Imágenes de páginas
PDF
EPUB

repose with comfort, is that which presents to us the care of Providence, whose eye takes in the whole of things, and under whose direction all involuntary errors will terminate in happiness.

NUMB. 108. SATURDAY, November 17, 1753.

CATULLUS,

Nobis, cum fimul occidit brevis lux,
Nox eft perpetuo una dormienda.
When once the short-liv'd mortal dies,
A night eternal seals his eyes.

ADDISON.

I

T may

have been observed by every reader, that there are certain topicks which never are exhausted. Of some images and sentiments the mind of man may be said to be enamoured; it meets them, however often they occur, with the same ardour which a lover feels at the sight of his mistress, and parts from them with the same regret when they can no longer be enjoyed,

Of this kind are many descriptions which the poets have transcribed from each other, and their successors will probably copy to the end of time; which will continue to engage, or, as the French term it, to fatter the imagination, as long as human nature fhall remain the same.

When a poét mentions the spring, we know that the zephyrs are about to whisper, that the groves are to recover their verdure, the linnets to warble forth their notes of love, and the flocks and herds

[merged small][ocr errors][ocr errors][ocr errors][ocr errors][ocr errors]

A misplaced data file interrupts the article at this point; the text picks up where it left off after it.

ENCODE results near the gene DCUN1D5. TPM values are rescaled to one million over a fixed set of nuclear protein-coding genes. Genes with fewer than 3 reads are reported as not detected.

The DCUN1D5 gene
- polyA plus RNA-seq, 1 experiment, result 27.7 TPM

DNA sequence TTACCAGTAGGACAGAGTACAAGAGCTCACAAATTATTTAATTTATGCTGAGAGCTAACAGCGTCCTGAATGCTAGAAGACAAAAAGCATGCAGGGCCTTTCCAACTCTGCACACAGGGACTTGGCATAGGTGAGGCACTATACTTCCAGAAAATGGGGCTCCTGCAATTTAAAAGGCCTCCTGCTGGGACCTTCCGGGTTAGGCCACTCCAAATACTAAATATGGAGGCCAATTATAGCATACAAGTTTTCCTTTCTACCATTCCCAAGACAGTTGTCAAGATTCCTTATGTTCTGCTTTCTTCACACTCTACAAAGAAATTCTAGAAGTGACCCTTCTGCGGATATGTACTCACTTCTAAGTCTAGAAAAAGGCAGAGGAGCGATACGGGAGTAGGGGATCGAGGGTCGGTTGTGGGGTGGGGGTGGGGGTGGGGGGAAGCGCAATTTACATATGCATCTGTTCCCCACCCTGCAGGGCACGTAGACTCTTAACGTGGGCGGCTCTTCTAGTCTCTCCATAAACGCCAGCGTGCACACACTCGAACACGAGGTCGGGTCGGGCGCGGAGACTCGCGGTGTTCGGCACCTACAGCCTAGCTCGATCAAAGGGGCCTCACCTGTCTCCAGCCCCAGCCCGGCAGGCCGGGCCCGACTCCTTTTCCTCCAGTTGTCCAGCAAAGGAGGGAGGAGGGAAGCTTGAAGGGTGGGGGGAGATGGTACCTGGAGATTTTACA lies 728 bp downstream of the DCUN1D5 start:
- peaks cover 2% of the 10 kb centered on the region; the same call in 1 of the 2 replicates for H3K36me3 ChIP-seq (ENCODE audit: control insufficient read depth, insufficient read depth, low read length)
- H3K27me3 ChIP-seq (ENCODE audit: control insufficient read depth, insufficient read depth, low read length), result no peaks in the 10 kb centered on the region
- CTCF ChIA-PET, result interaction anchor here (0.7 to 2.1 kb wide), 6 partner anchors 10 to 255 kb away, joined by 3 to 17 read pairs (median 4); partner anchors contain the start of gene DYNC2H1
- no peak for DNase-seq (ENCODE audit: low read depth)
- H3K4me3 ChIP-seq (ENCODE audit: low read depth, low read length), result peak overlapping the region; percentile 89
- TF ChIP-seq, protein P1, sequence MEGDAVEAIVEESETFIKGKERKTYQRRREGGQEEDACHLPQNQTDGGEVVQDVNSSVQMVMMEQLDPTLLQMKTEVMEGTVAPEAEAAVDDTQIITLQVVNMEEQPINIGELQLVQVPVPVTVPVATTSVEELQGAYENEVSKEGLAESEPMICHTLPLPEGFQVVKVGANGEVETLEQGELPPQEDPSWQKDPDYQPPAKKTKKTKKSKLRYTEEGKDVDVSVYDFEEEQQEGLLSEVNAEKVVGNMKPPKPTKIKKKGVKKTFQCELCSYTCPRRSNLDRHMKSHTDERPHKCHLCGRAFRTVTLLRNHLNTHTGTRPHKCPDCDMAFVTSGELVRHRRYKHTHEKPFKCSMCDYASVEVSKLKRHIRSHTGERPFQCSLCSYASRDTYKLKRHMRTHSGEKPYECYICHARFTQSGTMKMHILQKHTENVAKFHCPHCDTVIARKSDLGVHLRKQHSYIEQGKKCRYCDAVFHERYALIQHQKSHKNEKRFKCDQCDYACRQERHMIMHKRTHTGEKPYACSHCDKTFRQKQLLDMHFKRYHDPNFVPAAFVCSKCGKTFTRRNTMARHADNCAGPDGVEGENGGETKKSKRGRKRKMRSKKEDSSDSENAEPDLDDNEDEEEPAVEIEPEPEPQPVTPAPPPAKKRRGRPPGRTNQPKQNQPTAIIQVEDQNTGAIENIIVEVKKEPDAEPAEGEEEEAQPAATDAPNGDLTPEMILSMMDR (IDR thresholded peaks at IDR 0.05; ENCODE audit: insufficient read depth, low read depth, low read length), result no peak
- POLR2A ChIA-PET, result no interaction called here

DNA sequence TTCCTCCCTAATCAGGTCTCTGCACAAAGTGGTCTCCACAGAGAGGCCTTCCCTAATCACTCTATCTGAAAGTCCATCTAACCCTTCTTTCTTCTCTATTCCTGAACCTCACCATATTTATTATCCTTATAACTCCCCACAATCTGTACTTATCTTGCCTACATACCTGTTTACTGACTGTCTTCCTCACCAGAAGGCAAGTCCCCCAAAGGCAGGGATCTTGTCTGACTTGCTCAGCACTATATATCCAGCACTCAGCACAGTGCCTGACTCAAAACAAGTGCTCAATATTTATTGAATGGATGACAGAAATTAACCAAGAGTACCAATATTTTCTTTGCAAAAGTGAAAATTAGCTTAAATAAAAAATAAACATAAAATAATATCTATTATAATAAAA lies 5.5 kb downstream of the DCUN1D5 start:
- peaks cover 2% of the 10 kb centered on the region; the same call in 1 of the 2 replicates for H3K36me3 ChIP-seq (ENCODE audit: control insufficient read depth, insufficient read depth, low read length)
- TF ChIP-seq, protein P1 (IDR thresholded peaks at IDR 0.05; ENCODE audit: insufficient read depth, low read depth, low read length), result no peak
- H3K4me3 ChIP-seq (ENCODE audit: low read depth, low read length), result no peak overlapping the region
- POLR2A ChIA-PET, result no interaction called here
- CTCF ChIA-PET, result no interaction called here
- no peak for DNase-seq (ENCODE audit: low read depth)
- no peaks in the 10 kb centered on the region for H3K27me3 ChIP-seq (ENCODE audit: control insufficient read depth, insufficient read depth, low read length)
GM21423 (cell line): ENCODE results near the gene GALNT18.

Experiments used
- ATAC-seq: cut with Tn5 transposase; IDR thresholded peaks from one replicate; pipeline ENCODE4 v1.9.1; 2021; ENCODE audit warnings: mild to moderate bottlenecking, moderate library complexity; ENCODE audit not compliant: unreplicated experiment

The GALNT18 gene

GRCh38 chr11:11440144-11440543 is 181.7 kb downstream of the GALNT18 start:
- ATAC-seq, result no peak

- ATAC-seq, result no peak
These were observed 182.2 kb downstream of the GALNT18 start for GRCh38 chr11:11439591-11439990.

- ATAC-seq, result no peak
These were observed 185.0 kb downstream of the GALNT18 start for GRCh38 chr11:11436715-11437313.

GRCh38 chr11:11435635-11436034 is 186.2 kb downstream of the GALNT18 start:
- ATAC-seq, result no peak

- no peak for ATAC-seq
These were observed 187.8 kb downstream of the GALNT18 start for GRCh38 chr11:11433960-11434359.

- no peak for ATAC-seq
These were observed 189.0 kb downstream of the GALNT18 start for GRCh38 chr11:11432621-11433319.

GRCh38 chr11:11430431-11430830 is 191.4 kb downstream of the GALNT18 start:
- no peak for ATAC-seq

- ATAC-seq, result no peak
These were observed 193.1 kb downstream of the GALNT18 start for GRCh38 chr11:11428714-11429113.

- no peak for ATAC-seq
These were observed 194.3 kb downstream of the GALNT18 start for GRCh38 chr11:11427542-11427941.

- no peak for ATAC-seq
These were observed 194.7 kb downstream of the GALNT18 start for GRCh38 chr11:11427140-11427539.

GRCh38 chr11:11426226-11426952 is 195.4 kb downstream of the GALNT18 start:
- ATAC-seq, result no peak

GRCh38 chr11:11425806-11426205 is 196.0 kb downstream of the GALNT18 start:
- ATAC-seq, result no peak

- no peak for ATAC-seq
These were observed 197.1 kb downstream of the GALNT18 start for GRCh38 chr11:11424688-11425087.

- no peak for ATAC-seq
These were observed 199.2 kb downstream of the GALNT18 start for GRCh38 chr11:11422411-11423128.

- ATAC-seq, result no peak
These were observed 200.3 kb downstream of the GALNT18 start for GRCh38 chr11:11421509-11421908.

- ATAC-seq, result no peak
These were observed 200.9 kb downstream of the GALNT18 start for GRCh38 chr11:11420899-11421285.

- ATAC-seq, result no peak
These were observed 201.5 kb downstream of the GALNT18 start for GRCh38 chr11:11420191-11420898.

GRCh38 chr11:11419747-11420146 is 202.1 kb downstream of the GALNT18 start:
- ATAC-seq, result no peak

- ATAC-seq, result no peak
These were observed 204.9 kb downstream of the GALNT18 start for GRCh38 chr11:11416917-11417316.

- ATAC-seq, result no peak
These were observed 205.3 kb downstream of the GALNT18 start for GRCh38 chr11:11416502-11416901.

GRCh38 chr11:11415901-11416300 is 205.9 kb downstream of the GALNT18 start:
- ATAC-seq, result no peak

100

THE ADVE «« troubled with suspicion

languish in solitude; c! << a childless life is a state « of youth is a cime of « loaded with infirmity. « fore, can be made; eich “ or immediately to lose i

Such and so gloomy is dippus has laid before us. quiefce too hastily in his value of existence: for M Athens, has shewn, that li pains; and having exhibit in brighter colours, draw reason, a contrary conclu

“ You may pass well t “ life. In publick allem " actions of wisdom; in “ ness and quiet; in the “ nature; on the sea i “ foreign land, he that i " is poor may keep his pe “ ried? you have a chee:

you are unincumbere « affection, to be withoi “ care; the time of your

gray hairs are made v « therefore, never be a y

to obtain existence, o " of life has its felicity.'

In these epigrams a questions which have c: the enquirers after happ

[ocr errors][ocr errors][ocr errors][merged small]

e, whose

ort, is that which presents to us the,

eye

takes in the whole of r whose direction all involuntary ate in happiness.

not much E.cz haps

, equally no absolute de

Wheda : firable

, bus at a the allurce : ployments

: zz. honour; difficule

, but can be con

ATURDAY, November 17, 1753. .

mul occidit brevis lux,
to una dormienda,

CATULLUS

he short-liv'd mortal dies,
nal feals his eyes.

Addison.

[blocks in formation]

for all be be properties

... to predsta2

een observed by every reader, that in topicks which never are exhausted. s and sentiments the mind of man e enamoured; it meecs them, how. occur, with the same ardour which the fight of his mistress, and parts

the same regret when they can no ed, are many descriptions which the poets i from each other, and their successors opy to the end of time; which will gage, or, as the French term it, to igination, as long as human nature e same. et mentions the spring, we know that re about to whisper, that the groves r their verdure, the linnets to warble tes of love, and the flocks and herds